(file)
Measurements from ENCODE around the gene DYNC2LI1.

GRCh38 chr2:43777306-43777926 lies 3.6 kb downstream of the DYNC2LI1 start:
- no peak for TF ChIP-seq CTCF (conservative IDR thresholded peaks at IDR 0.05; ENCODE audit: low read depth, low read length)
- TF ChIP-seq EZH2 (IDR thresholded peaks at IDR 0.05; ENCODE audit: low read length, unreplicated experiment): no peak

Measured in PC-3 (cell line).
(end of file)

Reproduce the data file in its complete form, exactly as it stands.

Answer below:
Measurements from ENCODE around the gene DYNC2LI1.

GRCh38 chr2:43777306-43777926 lies 3.6 kb downstream of the DYNC2LI1 start:
- no peak for TF ChIP-seq CTCF (conservative IDR thresholded peaks at IDR 0.05; ENCODE audit: low read depth, low read length)
- TF ChIP-seq EZH2 (IDR thresholded peaks at IDR 0.05; ENCODE audit: low read length, unreplicated experiment): no peak

Measured in PC-3 (cell line).